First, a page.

New Reds Relievers

NAME THR GB% BB% K% HR/9 Brl%
NAME THR GB% BB% K% HR/9 Brl%
Archie Bradley R 45.2% 11.4% 27.4% 0.63 4.8%
Amir Garrett L 53.9% 14.2% 31.7% 1.13 4.7%
Joe Kelly R 61.2% 9.7% 27.4% 1.05 5.8%
Anthony Bass R 51.6% 9.0% 22.8% 0.94 4.7%
Tanner Rainey R 52.6% 17.8% 34.6% 1.12 8.2%
Lou Trivino R 45.1% 11.5% 21.2% 1.05 3.9%
John Gant R 46.3% 12.6% 22.3% 0.54 2.9%
Alex Young L 48.1% 7.7% 20.3% 1.51 7.3%
2019 MLB AVERAGE - 43.1% 9.6% 23.9% 1.35 6.3%

I’m trading some control for those ground balls, strikeout rates, and low barrel rates. And John Gant could easily slot into my SP5 role over Luis Cessa, but I think I like him in the bullpen as another long man alongside the lefty Alex Young. Once Rich Hill returns in midseason, Cessa could also be another option in the bullpen, if needed.

If you’re unfamiliar with Tanner Rainey (like I was) allow me to direct you to this propaganda regarding his wipeout slider:

Rainey is a candidate to pitch late innings on this team in the future if Kelly or Bass age out or become ineffective. And he’s maybe a name to remember for fantasy baseball moving forward, as the arms ahead of him in Washington’s bullpen aren’t the youngest or healthiest. Control is an obvious issue, but that’s not an uncommon story with young bullpen arms. If Rainey can improve in that regard, he’ll only get nastier.

Trivino is a bounce-back candidate with some strong peripherals. He’s well above the MLB average with regard to Whiff %, fastball velocity, xBA, xSLG, Barrel %, exit velocity, hard hit rate, and xwOBA. I especially dig the 3.9% barrel rate, which placed him inside the Top 4% of the MLB last year. His velocity held steady from 2018 to 2019, at 97.6 MPH and 97.5 MPH on average those two years. When he’s “on,” he can be devastating with the changing of speeds and a nasty cutter—a pitch that ranked 2nd in pVal in 2018, behind only Corey Kluber’s. Still only 28 years old, I like taking a shot on a return to form. Here’s some cutter propaganda:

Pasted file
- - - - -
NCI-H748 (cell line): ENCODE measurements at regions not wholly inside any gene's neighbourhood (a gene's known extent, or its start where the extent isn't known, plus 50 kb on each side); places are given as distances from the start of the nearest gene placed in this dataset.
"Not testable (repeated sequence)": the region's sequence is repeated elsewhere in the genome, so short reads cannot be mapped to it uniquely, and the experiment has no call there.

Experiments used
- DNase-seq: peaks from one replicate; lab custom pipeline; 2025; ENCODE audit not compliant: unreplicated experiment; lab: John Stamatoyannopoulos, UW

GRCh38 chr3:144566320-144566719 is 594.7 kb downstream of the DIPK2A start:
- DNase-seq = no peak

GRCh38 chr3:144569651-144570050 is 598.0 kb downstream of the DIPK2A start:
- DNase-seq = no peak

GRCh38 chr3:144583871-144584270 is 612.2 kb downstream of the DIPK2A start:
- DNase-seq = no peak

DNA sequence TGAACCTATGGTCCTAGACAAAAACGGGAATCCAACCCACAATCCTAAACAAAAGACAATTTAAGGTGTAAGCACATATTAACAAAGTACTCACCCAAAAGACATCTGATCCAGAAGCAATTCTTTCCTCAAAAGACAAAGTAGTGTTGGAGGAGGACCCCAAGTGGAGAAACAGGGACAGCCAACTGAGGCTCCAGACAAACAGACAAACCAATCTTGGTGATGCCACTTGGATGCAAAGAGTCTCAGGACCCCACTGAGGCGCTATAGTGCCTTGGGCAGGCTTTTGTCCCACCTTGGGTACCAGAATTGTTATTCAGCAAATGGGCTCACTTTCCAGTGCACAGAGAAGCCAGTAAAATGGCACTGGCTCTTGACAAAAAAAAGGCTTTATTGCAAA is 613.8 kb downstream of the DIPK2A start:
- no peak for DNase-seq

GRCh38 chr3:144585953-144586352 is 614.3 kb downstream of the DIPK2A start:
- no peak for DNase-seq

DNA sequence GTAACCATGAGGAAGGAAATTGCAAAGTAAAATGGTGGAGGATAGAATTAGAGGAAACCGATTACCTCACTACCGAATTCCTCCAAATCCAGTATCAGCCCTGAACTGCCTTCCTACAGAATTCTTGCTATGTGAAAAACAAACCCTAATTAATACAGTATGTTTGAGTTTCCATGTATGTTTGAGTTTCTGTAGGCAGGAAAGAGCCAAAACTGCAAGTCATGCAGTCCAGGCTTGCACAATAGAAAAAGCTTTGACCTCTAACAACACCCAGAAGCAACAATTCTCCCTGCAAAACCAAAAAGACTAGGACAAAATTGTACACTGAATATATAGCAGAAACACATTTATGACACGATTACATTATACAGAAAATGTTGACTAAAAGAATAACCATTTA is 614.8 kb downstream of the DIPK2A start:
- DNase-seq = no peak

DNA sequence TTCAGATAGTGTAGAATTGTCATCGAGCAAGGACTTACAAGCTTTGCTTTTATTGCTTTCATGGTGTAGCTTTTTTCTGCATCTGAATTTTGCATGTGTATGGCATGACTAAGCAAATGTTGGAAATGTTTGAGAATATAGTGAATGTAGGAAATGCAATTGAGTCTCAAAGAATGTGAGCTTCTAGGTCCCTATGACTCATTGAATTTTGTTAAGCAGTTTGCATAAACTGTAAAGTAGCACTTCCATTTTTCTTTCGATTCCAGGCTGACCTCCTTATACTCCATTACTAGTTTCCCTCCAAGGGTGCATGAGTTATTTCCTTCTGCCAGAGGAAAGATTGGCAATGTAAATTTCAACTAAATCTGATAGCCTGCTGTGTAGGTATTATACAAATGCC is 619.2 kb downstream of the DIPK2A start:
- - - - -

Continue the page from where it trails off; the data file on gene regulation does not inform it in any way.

Bye bye, Mookie Betts. Who knows, maybe Trivino works himself into my closer’s role? If so, Archie Bradley becomes a big weapon as a multi-inning “fireman,” a la how we’ve seen the Brewers use Josh Hader in the past. And how Bradley himself has been used in the past.

And now for the 24-man MiLB roster:

24-man MiLB

LINEUP name bats age STARTERS name throws age
LINEUP name bats age STARTERS name throws age
OF Lane Thomas R 24.7 SP Rich Hill L 40.1
C Andrew Knizner R 25.2 SP Brandon Bielak R 24.1
1B/DH Bobby Bradley L 23.9 SP/RP Alec Mills R 28.4
2B/SS Luis Garcia L 20.0 SP Kendall Graveman R 29.0
OF Alex Dickerson L 29.9 SP Jasseel De La Cruz R 22.8
SS/2B Anderson Tejeda L 22.0
3B CJ Alexander L 23.8 BULLPEN name throws age
OF Trey Harris R 24.3 RP Tayron Guerrero R 29.3
C Curt Casali R 31.5 SP/RP Dario Agrazal R 25.3
SS Liover Peguero R 19.3 SP/RP Huascar Ynoa R 21.9
SP/RP David Hale R 32.6
RP Hector Rondon R 32.2

I really like my “organizational depth” pieces. I kept aiming for guys who can play right now, as this is only a three-year sim. I don’t have to worry about 10 years down the road, and I don’t need to fret over contracts in this league. Kendall Graveman, Hector Rondon, Tayron Guerrero, Alec Mills, Dario Agrazal, David Hale, Alex Dickerson, and Curt Casali are all guys with varying degrees of MLB experience and success. Again, as an OOTP newbie I’ll have to wait to see how the game handles some of these guys. But if this were a real life thing I’d be okay with my depth. Alec Mills would likely be the first call from Triple-A if I needed an arm, with the ability to pitch out of the bullpen as a long man.